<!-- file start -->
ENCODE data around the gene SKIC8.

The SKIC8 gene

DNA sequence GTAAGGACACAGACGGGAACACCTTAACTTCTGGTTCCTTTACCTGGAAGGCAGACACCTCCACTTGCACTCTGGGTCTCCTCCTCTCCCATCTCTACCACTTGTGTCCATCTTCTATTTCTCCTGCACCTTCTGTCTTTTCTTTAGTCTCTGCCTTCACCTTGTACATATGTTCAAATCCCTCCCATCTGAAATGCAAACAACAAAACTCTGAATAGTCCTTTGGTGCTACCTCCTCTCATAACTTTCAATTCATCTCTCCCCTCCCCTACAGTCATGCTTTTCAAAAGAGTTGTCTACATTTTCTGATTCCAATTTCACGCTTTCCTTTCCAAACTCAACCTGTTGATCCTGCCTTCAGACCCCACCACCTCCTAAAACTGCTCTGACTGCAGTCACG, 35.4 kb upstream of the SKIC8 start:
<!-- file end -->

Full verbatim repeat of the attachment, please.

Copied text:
ENCODE data around the gene SKIC8.

The SKIC8 gene

DNA sequence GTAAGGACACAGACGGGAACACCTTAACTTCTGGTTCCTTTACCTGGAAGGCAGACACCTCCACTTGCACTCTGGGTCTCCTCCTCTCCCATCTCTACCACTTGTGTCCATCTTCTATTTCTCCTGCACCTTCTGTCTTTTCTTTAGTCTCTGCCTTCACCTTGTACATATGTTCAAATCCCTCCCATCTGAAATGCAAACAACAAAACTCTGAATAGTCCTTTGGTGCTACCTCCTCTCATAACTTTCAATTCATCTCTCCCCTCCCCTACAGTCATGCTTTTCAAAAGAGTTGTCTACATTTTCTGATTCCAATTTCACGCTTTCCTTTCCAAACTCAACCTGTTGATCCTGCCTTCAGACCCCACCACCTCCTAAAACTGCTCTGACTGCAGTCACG, 35.4 kb upstream of the SKIC8 start: